The Boston Tea Party
The importance of the event
The Boston Tea Party was the key-event for the Revolutionary War. With this act, the colonists
started the violent part of the revolution. It was the first try of the colonists, to rebel with
violence against their own government. The following events were created by the snowball
effect. There, all the colonists realized the first time, that they were treated wrong by the British
government. It was an important step towards the independence dream, which was resting in the
head of each colonist. They all flew from their mother country to start a new life in a new world,
but the British government didn't gine them the possibility by controlling them.
The causes for the Boston Tea Party
The events leading to the Boston Tea Party began already ten years before ( 1763 ), when the
English won the French-and-Indian War. The king of Britain passed taxes on the colonies to
make up for the loss of money because of the war. He did it in a line of acts, called the Sugar
Act ( tax to protect and secure the colonists ) and the Stamp Act ( tax on all licences, newspapers
and business papers ). The colonists reacted with protests against those acts, what made the
British Parliament to repeal the taxes within 5 months. Then they (the government ) passed taxes
on lead, paint, paper and tea. These acts were called the Townshed Duties, but the colonists
called them the "Insidious Acts". Mass meetings were held and people tried to influence others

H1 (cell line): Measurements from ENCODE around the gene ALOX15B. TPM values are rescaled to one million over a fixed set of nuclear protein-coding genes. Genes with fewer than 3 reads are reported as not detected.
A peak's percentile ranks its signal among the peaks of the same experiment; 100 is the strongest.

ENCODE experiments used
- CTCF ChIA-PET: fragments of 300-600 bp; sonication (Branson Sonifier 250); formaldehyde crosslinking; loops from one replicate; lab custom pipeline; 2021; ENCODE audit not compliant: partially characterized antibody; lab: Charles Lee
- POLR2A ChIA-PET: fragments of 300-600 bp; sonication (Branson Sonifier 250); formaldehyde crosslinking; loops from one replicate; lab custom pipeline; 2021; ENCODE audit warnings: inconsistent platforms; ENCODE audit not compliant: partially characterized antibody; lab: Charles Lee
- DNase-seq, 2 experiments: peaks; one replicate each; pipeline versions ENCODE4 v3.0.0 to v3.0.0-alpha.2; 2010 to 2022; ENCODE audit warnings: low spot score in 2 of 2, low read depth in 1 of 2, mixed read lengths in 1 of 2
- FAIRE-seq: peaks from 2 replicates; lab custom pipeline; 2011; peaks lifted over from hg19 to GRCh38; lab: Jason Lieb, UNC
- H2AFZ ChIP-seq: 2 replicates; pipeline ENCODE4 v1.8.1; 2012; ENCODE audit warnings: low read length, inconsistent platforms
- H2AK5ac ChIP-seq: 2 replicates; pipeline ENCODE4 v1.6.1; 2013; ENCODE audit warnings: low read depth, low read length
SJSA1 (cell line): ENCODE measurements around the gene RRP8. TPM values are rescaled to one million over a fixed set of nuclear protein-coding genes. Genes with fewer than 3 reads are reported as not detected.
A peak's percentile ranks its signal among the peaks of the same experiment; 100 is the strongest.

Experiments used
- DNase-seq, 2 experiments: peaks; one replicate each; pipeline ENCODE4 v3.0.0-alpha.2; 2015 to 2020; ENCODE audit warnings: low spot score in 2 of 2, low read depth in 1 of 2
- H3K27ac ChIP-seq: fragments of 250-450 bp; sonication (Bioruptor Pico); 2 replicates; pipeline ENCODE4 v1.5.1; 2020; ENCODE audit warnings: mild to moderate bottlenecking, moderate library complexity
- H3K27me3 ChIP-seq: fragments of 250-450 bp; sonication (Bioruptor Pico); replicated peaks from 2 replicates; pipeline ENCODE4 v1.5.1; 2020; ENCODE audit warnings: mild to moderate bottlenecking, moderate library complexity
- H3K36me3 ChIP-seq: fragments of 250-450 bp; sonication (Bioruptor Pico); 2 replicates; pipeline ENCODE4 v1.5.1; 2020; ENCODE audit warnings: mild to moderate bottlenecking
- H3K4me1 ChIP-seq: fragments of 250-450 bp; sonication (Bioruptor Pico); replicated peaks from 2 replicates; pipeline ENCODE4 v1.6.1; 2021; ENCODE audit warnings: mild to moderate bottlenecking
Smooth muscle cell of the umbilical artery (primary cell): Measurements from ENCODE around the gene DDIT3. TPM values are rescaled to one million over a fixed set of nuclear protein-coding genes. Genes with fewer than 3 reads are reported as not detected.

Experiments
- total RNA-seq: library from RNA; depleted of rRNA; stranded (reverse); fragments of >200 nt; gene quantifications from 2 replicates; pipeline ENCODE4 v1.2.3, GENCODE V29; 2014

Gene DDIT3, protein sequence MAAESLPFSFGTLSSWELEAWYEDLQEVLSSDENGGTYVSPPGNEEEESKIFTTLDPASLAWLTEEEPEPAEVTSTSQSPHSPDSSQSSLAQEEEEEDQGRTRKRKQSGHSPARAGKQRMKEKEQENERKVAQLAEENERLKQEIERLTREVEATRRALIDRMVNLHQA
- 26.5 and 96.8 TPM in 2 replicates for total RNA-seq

not to buy English imported goods anymore. In the end the parliament removed all the taxes
except for tea. Actually the colonists easily didn't want to accept, to pay taxes to a government,
they don't really belong to anymore. Although this tax on the tea cost a colonial family just
pennies a year. Sam Adams, a kind of leader of the colonists, figured out, that the tax could be
raised or lowered by the parliament at will. ( Sam Adams: "The power to tax is the power to
destroy!" ).He also pointed out, that the colonists had no representation in the Parliament, and
that they can't be taxed without having a representation in there, to care for their interests and
wills. However, most people drank tea smuggled in from the Netherlands, so they didn't care
very much whether the parliament raises or lowers the taxes.
When the East India Tea company realized, that the colonists were drinking cheap, smuggled
tea, the Parliament gave them ( the company ) the monopoly to export tea without paying duties.
That way the tea could be much cheaper than the holland tea, even with the taxes. This act was
called the Tea Act, which was of great importance for the following Boston Tea Party.
The colonists reacted to this act by holding meetings to discuss it. Supporter of the revolution (
just to name some of them: John Adams, John Hancock, Dr. Joseph Warren ) wrote letters of
protest to the government's officials, but they didn't achieve anything. The tea ships arriving in
Boston still had to pay the full British tax.
The event ( its getting exciting )
In September, 1773, a radical group of colonists found out, that three East India tea cargo ships,
laden full with tea, were heading for Boston under full sail. They knew, that if the ships got
unloaded and the tax would be paid, it would be a crushing defeat.
The same radical group wanted to make the agents of the East India Company resign from their
job in front of a big crowd, but this part didn't work.
Over the following weeks speeches in form of propaganda were made, to get all colonists
informed about the events. People even quitted drinking tea ( what they did for their whole life )
and started drinking coffee.
The actual event
On November 18th, 1773, the ships arrived. Pamphlets were posted to arrange a meeting between
the citizens and the governor ( Hutchison ), called the "Committee of Correspondence". They